npm install

Project Structure: It will look like the following:

Example: In the below example, we begin with the data layer by storing information. As per the first principle, Redux is a singular store for data sharing. Hence, we will start with creating a singleton for storage. According to the second principle, the pure functions have a characteristic to be predictable. These functions will not have any database calls or network calls. When we will call pure functions using the same argument or parameter sets, the same value will be returned.  The following code is to be written in App.js. In addition to this, we will connect view layer to state layer with React-Redux. In the code below, the previous state will change when an action is triggered by the user, which means that upon will return to the new state.

App.js




import React from "react";
import { connect } from "react-redux";
  
const applyFilter = (searchFruite) => (article) => article
  .name.toLowerCase().includes(searchFruite.toLowerCase());
  
const App = ({ cricketerList, searchFruite, onSearch }) => (
  <div>
    <Search value={searchFruite} onSearch={onSearch}>
      <p>Search your favourite cricketer</p>
    </Search>
  
    <UL list={cricketerList.filter(applyFilter(searchFruite))} />
  </div>
);
  
const Search = ({ value, onSearch, children }) => (
  <div>
    {children}{" "}
    <input
      value={value}
      onChange={(event) => onSearch(event.target.value)}
      type="text"
    />
  </div>
);
  
const UL = ({ list }) => (
  <ul>
    {list.map((cricketer) => (
      <li key={cricketer.id}>
        <span>{cricketer.name}</span>
      </li>
    ))}
  </ul>
);
  
// Connecting view layer to state layer with react-redux
const mapStateToProps = (state) => ({
  cricketerList: state.cricketerState.cricketer,
  searchFruite: state.searchState.searchFruite,
});
  
const mapDispatchToProps = (dispatch) => ({
  onSearch: (searchFruite) =>
    dispatch({
      type: "SEARCH_SET",
      searchFruite,
    }),
});
  
export default connect(mapStateToProps, 
              mapDispatchToProps)(App);

As per the principle, the entire state of your application can be represented as a unified JavaScript object. The following data will be stored in cricketerReducer.js.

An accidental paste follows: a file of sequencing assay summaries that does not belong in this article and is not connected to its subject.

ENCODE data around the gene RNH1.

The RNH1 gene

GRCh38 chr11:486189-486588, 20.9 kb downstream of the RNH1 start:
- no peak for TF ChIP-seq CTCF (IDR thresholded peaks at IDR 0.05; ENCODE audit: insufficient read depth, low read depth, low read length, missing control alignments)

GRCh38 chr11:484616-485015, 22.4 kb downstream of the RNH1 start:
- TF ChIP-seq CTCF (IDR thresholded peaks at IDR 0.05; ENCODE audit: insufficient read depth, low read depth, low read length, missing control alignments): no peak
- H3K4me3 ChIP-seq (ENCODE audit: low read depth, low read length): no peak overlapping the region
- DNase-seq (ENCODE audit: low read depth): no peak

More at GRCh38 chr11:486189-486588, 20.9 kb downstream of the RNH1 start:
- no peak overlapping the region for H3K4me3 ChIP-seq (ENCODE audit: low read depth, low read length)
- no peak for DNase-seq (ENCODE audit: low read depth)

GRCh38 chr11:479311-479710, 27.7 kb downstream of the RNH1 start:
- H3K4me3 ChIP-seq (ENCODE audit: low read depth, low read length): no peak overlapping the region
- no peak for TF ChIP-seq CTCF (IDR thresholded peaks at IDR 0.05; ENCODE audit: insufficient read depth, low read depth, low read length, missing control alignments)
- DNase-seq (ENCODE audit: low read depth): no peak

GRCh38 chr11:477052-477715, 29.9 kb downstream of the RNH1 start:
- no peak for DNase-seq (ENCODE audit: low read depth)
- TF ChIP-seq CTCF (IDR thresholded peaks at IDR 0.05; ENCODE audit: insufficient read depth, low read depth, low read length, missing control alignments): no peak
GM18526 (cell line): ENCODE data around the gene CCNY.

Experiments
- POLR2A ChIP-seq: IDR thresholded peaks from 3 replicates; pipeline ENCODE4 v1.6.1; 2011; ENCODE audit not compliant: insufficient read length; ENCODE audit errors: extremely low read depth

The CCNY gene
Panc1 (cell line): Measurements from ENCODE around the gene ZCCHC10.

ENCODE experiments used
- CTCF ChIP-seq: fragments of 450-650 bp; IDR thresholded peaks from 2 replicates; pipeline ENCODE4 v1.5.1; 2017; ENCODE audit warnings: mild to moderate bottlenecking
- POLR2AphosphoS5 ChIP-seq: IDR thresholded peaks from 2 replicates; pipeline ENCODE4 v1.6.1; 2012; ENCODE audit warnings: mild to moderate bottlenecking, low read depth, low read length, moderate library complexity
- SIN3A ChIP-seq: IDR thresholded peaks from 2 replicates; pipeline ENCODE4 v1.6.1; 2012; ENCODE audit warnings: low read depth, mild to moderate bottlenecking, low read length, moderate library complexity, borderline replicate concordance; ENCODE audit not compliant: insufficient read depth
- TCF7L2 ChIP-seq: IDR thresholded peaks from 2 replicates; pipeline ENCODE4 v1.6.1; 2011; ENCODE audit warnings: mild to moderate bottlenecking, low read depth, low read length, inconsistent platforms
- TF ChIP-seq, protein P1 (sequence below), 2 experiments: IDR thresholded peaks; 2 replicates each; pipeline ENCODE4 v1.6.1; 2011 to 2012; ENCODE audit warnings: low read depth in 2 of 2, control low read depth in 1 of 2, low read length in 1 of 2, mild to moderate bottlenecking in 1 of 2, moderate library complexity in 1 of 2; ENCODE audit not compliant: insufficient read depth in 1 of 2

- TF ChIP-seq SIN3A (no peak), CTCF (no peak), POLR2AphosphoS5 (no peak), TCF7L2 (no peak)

cricketerReducer.js




const INITIAL_STATE = {
  cricketer: [
    { id: "0", name: "Rahul Sharma", type: "Spin Bolwer" },
    { id: "1", name: "Rahul Tewatia", type: "All-Rounder" },
    { id: "2", name: "Virat Kohli", type: "Batsman" },
    { id: "3", name: "Suresh Raina", type: "Batsman" },
    { id: "4", name: "KL Rahul", type: "Batsman - WK" },
    { id: "5", name: "Rohit Sharma", type: "Batsman" },
    { id: "6", name: "Deepak Chahar", type: "Fast Bowler" },
    { id: "7", name: "Ms Dhoni", type: "Batsman-WK" },
    { id: "8", name: "Ravindra Jadeja", type: "All-Rounder" },
    { id: "9", name: "Shardul Thakur", type: "Fast Bowler" },
    { id: "10", name: "Kuldip Yadav", type: "Spin Bowler" },
    { id: "11", name: "Sachin Tendulkar", type: "Batsman" },
  ],
};
  
function cricketerReducer(state = INITIAL_STATE, action) {
  switch (action.type) {
    default:
      return state;
  }
}
  
export default cricketerReducer;

Reducer2.js




const INITIAL_STATE = {
  searchFruite: "",
};
  
function searchReducer(state = INITIAL_STATE, action) {
  switch (action.type) {
    case "SEARCH_SET":
      return { ...state, searchFruite: action.searchFruite };
    default:
      return state;
  }
}
  
export default searchReducer;

Step to run the application: Open the terminal and type the following command.

npm start

Output: Open the browser and move to http://localhost:3000/ to view the following output.